Cloud computing seems such a hazy term, evoking images of algorithms floating amid large fluffy cumulus clouds. But it's really an easy concept to grasp -- and it holds major advantages for small and-medium-sized businesses, even though most know very little about its advantages.
The term -- inspired by the cloud symbol used often to represent the Internet in diagrams -- describes anything connected with delivering hosted services over the Internet, whether infrastructure, platform or software. A cloud service differs from traditional Web hosting because it's sold on demand (almost instantly available when you need it); has utility billing, meaning that the user is only charged for the time and resources used, usually by the minute or hour; is flexible so a user can decide how much or little of a service it needs; and is managed fully by the provider. And as interest in cloud computing grows, so do advances in virtualization, distributed computing and access to higher-speed Internet service.
Enterprises are accelerating their adoption of cloud computing because it can strategically cut costs and drive innovation. In addition, more offerings have been launched for use in enterprise environments. A recent Forrester study found that 5 percent of enterprises have adopted pay-per-use hosting of virtual servers and 3 percent more intend to within the next year.
SMBs Seem Perfect Outlets
But SMBs would appear to be the perfect customers for the cloud. The initial costs are minimal and risks are low. Deployment is also especially fast, implementing in a few weeks or less, with a service that can scale up or down in real time. It promises business results with an almost immediate return on investment, and in this current economic climate, fast ROI is critical.
Why then have so few SMBs moved to a cloud infrastructure? The Forrester study also found that only 2 percent of SMBs surveyed have signed up for pay-per-use hosting and only 2 percent more expect to do so within the next 12 months. Many SMBs simply lack complete trust in cloud computing.
The majority listed their chief concerns as security, slow performance, possible data loss, and not being able to access their data during Internet outages. Indeed, more than half said they would be moderately impacted and nearly a quarter said they would be severely impacted if their Internet access was down for only one hour.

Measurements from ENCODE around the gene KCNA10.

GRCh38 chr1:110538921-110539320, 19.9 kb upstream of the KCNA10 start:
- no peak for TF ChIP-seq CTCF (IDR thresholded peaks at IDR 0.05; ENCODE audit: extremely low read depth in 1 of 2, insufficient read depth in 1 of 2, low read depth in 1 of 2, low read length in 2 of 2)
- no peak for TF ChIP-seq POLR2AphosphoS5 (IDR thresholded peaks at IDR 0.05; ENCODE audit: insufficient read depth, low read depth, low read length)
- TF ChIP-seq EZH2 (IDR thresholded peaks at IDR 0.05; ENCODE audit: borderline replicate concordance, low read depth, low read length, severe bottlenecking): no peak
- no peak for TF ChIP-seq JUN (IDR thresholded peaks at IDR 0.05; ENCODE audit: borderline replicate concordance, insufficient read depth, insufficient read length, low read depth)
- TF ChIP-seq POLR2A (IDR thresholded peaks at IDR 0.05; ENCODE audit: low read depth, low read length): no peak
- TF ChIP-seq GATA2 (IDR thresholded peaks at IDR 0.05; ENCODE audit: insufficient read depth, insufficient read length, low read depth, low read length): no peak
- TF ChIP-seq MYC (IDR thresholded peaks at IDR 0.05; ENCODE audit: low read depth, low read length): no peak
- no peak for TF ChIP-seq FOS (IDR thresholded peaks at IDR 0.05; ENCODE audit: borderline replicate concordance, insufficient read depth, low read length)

As for the most important criteria for employing cloud computing, SMBs ranked trust and security at the top, followed by ease of use, price and performance, customer service and scalability. How can SMBs be reassured about the cloud? The vast majority of respondents in a survey conducted by Egnyte, a provider of on-demand file servers, recommend creating hybrid online/offline applications that would be available even when the Internet wasn't. A majority are in favor of live, around-the-clock customer service, and one in four want formal certifications. Interestingly, less than 10 percent of respondents favored customer ratings and money-back guarantees.
Vendors Must Deal with Security, Trust, Performance Issues
If vendors can deal with the security, trust and performance concerns, SMBs are likely to begin signing up for cloud computing services in droves. That's because they look to minimize cost and complexity as much as possible, and they can best do that by eliminating the need to own or manage things except the basic technology, such as desktops, laptops, smartphones and the like. SMBs view the cloud as outsourcing, pure and simple, and they will embrace it if they trust it.
A clear leader among cloud service providers to SMBs hasn't emerged yet and it may take a few years and the debut of many more software refinements before the leaders surface. Cloud service providers have a particularly tough job ahead convincing SMBs that their service will be treated with extreme care and not packed onto oversubscribed and underpowered servers.